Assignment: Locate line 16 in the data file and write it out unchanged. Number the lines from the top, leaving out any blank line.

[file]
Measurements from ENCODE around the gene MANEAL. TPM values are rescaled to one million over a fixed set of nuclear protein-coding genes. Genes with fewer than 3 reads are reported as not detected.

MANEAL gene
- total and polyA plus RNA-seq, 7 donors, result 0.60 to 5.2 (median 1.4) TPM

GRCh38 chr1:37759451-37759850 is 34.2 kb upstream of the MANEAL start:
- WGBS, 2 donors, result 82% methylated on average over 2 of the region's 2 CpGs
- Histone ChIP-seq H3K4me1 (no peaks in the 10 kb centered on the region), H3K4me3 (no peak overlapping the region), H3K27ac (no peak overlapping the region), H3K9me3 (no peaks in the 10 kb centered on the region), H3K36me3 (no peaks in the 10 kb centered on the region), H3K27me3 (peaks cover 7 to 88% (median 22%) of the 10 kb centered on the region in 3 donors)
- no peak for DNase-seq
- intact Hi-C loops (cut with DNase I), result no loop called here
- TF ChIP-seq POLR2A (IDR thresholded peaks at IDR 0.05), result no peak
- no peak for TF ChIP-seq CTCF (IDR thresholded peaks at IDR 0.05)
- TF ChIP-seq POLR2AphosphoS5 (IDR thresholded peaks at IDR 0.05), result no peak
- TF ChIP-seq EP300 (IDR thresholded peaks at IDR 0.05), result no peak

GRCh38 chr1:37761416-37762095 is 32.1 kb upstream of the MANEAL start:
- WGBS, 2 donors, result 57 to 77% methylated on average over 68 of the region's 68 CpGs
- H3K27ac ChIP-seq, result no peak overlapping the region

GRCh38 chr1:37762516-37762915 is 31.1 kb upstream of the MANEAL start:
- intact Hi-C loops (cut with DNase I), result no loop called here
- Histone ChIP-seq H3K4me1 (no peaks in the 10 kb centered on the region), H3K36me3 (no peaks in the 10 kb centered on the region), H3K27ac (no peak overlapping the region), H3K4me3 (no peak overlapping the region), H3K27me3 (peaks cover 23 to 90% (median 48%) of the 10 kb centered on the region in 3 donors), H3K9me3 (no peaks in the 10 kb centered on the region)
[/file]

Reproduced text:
GRCh38 chr1:37762516-37762915 is 31.1 kb upstream of the MANEAL start: